Simon Majumdar is a British chef and food critic and a long-time contributor to the Food Network and Food Channel. He also serves as a celebrity judge on such shows as Iron Chef, Cutthroat Kitchen, and Extreme Chef, and is the fine living correspondent for AskMen.com. Mr. Majumdar knows about food and food preparation. So when he decided to apply for American citizenship, it wasn't enough for him to simply fill out the forms; no, he decided to travel around the country for a solid year learning about American cuisine and everything that goes into it. Here are some of the trips he took and the things he did: cooked in a Filipino restaurant in LA for a few days; attended a wing-eating contest in Philadelphia with one of the contestants; fished and dug for clams in southern New Jersey and then cooked out on the beach; gone on an afternoon tour of ethnic food in the Bronx; spent a few days at the Plimoth Plantation in Plymouth, Massachusetts, learning what the Pilgrims ate and how they cooked their first year in the New World, as well as how their interaction with the Wampanoag Indians changed their diet; manned a lobster boat in Maine and learned to make the perfect New England lobster roll; spent a few days around the Fourth of July in Brainerd, Minnesota; attended a BBQ competition in Kearney, Nebraska; ate a Shabbat meal in Overland Park, Kansas; spent a few days learning to make cheese in Wisconsin; survived a late-night eating and drinking tour in Koreatown, Los Angeles; toured South Central LA and Boyle Heights to observe the realities of street Mexican food. And on and on: working for a week at a farm in Santa Cruz; learning to make craft beer in Washington State; attending a farmer's market with a chile farmer in New Mexico; tailgating at Longhorn stadium; working at a food co-op in Texarkana; fishing for salmon in Alaska; cooking lunch for the team at Richard Petty Motorsports. But this isn't just about the food; it's about the people he met and interacted with, making new friends along the way. This is a very good piece of Americana, and what's most surprising about it is that it was written by a Brit. Great fun!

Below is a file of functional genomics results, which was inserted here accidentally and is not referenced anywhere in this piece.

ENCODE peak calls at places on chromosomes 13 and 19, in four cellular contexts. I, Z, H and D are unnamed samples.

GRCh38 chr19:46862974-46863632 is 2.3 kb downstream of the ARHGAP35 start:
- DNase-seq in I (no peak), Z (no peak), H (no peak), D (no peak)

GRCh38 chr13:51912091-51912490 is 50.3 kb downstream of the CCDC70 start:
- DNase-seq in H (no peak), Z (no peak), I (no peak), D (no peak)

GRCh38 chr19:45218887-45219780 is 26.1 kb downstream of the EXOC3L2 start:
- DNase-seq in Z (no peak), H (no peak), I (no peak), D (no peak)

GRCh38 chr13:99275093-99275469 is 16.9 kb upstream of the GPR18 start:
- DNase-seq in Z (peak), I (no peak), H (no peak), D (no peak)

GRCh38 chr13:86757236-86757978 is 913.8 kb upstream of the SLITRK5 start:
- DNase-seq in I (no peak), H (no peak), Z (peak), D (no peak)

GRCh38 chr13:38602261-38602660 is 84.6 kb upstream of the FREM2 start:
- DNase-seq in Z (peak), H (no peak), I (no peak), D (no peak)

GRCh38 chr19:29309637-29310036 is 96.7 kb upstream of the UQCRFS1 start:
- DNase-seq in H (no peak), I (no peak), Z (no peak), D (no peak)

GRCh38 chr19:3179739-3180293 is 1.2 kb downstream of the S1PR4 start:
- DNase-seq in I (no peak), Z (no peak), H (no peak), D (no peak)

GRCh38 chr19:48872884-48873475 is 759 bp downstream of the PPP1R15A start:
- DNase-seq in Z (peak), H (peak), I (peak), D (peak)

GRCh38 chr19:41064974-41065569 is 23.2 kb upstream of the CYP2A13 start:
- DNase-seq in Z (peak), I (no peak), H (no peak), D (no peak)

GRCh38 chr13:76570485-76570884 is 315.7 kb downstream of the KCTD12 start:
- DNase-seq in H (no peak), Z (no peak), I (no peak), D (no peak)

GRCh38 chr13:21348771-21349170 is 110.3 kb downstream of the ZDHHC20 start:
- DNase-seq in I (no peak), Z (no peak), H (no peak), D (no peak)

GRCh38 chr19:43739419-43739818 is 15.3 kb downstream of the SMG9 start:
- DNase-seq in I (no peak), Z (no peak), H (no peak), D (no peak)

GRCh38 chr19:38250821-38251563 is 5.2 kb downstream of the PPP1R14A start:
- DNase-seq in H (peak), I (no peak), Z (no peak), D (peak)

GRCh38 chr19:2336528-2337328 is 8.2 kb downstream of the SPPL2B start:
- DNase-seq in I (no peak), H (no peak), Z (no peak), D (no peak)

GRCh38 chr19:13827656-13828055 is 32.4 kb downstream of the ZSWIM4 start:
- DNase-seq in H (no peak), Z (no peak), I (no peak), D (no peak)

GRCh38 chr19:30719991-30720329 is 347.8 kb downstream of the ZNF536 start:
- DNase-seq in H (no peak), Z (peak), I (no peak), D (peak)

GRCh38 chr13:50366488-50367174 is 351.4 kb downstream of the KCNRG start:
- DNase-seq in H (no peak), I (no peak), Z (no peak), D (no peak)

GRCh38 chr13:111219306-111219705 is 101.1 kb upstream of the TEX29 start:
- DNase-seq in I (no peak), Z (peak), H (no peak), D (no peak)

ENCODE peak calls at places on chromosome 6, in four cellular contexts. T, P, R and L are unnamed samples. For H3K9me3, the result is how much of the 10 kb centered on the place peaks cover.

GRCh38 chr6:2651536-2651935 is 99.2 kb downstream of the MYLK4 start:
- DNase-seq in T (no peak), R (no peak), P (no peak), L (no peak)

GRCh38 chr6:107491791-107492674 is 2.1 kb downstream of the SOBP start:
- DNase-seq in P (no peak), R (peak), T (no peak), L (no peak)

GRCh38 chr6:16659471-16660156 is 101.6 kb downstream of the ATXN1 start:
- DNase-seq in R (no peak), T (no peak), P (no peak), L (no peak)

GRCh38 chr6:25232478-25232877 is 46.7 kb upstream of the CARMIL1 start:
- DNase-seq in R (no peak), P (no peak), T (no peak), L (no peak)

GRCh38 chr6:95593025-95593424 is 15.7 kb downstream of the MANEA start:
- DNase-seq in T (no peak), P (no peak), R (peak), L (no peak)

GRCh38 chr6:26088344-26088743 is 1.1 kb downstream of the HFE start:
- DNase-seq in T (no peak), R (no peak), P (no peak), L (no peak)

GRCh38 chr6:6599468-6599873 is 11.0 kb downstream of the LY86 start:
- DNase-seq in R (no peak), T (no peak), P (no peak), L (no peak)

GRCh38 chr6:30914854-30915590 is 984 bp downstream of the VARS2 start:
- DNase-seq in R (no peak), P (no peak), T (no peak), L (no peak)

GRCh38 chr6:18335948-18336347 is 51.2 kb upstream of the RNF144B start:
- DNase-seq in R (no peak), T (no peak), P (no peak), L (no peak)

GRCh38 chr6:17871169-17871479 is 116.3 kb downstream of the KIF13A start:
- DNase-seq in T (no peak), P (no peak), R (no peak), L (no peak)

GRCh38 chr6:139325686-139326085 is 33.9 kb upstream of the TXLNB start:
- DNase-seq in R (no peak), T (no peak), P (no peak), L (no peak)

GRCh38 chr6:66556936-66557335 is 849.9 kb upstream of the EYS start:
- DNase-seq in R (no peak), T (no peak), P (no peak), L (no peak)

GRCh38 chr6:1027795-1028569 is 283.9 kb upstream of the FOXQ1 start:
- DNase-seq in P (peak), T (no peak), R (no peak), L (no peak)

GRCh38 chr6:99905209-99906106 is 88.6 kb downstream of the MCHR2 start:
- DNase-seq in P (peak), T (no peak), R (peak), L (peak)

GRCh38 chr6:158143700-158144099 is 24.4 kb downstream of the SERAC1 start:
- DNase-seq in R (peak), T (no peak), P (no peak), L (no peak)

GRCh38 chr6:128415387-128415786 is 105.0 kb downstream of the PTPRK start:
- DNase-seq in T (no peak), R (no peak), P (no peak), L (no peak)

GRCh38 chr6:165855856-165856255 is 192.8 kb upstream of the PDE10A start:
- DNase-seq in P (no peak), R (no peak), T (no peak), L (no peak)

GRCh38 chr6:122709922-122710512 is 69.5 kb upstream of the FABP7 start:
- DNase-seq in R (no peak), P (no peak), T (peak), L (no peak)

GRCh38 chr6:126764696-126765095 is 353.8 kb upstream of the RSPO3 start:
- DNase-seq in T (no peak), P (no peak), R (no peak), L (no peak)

Profile Image for Jill.